Q. One of my clients who gels regular manicures has been getting whitish-yellow vertical lines on her nails for the past eight months. The whitish-yellow lines often separate as the nail glows out, and the lines always peel at the free edge. What is causing this?
A. Cells in the nails are bound to one another by a natural “glue.” Damage to the cells or to the “glue” that holds them together can lead to vertical whitish-yellow lines and peeling at the free edge. Once the damage to the nail is eliminated, the lines will disappear as the nail grows out.
What is causing the damage? I speculate that nail polish and nail polish remover are the culprits. I recommend that your client discontinue using nail products for six months. In the meantime, she should apply moisturizers to her hands and nails whenever she wets her hands. The nails should recover following this routine. Once her nails return to normal, she can resume getting manicures. It might be wise to schedule her manicures less frequently, say every 10 days instead of once a week.
How do I know nail polish and polish remover are the cause of her problem? While I’m not 100% sure.
I would guess that the client is over the age of 45 and that her nails have naturally become more brittle with age and grow more slowly.
Q. The bottom half of my client’s nail has turned brown from an infection. She insisted on having lips put over it, but after a month I talked her into letting me take the tips off. I soaked the nails in alcohol and instructed her to do the same every night to kill the infection. Is this the correct way to treat the infection?
A. You we’re correct to advise her to uncover the problem. Keeping tips on the nail or otherwise attempting to camouflage the condition will only lead to further difficulties. I believe the brown discoloration originates underneath the nail plate. From your description, I can’t be certain that the discoloration is caused by infection.
Soaking the nails in alcohol is unlikely to resolve the problem because the alcohol won’t gel underneath the nail to the source of the discoloration. If there is an infection underneath the nail, the nail plate must be removed to expose the nail bed to air which will help “dry up” the infection. You should not attempt to remove the nail plate if it is attached to the nail bed.
The discoloration also may be due to a hemorrhage underneath the nail plate caused by an injury. If this is the case, the brown discoloration should grow out with the nail. It is unlikely, hut not impossible, that the brown discoloration is due to a tumor of the nail. I recommend you refer this client to a dermatologist. The worst thing your client could do is ignore this problem.
Q. One of my clients has developed dry, weak nails that appear to be bubbled or blistered on top. Smoothing the nail surfaces with a fine-grit buffer seems to help, but her nails are weaker after I buff them. The condition started on her left hand and now seems to be spreading to her right hand. She is a diabetic. Ten years ago she had a stroke and she is taking many medications. But this condition just recently appeared. What is causing it?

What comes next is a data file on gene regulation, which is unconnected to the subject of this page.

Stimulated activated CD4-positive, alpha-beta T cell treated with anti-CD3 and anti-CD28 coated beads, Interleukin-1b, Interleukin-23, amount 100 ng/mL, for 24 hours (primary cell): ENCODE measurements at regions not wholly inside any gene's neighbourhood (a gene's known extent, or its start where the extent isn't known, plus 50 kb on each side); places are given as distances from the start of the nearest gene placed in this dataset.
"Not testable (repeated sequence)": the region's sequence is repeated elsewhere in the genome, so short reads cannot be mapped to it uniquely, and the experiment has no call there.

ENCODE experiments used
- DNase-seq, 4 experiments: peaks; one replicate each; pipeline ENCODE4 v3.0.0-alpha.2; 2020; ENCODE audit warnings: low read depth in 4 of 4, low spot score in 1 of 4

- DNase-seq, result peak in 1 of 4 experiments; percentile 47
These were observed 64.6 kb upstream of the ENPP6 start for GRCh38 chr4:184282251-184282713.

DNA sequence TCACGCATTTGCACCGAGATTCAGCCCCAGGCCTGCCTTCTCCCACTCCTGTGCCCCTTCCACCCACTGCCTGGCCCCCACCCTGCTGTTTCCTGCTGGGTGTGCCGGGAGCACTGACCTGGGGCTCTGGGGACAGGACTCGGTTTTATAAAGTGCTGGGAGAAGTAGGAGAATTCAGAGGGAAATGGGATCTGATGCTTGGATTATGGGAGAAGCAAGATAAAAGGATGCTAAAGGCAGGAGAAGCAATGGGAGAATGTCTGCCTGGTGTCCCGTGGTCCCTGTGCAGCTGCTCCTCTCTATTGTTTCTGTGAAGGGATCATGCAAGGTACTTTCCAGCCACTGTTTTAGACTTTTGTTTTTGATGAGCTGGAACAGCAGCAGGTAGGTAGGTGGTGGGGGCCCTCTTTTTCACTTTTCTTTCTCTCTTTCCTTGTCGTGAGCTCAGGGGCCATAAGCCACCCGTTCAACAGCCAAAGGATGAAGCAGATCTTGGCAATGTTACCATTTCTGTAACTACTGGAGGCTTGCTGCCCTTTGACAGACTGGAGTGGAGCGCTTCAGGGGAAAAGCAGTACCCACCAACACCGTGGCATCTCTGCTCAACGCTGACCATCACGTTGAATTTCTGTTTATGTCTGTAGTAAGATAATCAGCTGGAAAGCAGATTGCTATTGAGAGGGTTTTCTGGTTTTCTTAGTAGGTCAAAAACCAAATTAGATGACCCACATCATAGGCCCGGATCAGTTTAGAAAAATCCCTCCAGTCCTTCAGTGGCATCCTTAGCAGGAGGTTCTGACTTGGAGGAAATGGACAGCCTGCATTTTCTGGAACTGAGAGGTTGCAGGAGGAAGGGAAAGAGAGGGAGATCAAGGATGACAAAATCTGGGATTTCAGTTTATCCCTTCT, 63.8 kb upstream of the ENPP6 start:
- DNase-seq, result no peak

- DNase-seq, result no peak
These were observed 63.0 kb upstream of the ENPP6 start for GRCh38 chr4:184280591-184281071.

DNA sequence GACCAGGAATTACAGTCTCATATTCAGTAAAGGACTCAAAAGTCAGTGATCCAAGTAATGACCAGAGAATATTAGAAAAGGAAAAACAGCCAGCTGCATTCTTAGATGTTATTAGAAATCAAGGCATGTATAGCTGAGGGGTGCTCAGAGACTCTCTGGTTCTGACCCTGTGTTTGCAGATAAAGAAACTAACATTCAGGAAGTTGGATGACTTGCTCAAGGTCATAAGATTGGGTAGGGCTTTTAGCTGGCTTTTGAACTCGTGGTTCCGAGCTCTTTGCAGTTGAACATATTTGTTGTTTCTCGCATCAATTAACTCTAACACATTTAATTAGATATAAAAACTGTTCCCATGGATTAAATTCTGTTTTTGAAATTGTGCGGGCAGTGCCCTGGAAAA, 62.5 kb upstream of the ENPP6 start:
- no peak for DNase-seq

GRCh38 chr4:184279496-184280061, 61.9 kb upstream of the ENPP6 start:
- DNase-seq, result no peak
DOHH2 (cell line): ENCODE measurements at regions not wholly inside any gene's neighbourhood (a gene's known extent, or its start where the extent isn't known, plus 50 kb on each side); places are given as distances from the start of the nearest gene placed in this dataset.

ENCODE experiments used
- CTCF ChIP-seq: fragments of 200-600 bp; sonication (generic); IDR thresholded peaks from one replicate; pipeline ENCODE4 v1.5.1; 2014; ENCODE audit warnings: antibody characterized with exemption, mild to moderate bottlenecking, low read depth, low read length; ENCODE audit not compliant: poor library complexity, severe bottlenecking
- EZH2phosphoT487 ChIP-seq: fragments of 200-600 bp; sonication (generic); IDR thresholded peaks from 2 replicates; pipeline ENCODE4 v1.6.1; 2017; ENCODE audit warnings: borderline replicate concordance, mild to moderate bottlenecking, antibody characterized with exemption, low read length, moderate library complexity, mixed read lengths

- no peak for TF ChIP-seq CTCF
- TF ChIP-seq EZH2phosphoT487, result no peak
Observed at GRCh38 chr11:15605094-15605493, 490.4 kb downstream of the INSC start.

A. Dryness and weakness are characteristic of brittle nails. The cause of the blistering and bubbling is uncertain, but may be related to layers of the nail plate separating from each other and lilting away. “Onion peeling,” as I call it, commonly occurs in brittle nails.
Why the nails on her left hand became brittle before the nails on her right hand is not clear. The left hand could have been affected first by chance, or she may be left-handed and subject her left hand and nails more often to trauma that can cause nail brittleness. Eventually, the nails on both hands will be equally brittle.
Brittle nails develop as a result of many types of trauma. Frequent immersion in water or solutions that hydrate and then dehydrate the nails can also make the nails brittle. Some women have weak nails dating from early childhood. Other women gradually develop thinner and weaker nails as they grow older. Some diseases cause nails to become brittle. Poor circulation in the hands, which may occur in diabetics, could be partially responsible for this woman’s brittle nails. The fact that she had a stroke 10 years ago suggests she has some circulation problems. Instead of you trying to determine the cause of her nail brittleness, I would suggest to your client that she see a dermatologist.
To keep her nails looking nice, you can lightly buff the nail surfaces to smooth them. Buffing thins the nails and may make them slightly more brittle, so do it as lightly as possible. If she wears her nails natural, keep them short to minimize peeling and breaking.
Advise your client to wear gloves when she does “wet work” and to apply moisturizer to her hands and nails several times a day. Tell her she can prevent trauma to the nails by using her fingertips, not her nails, to perform tasks such as typing, dialing the phone, or picking up small objects.
Because nail polish remover is drying to the nail plate, she should remove her polish as infrequently as possible. For example, instead of her changing her polish between manicures, advise her to apply a fresh coat of polish or top coat every two or three days. Schedule her manicures every 10 days instead of once a week.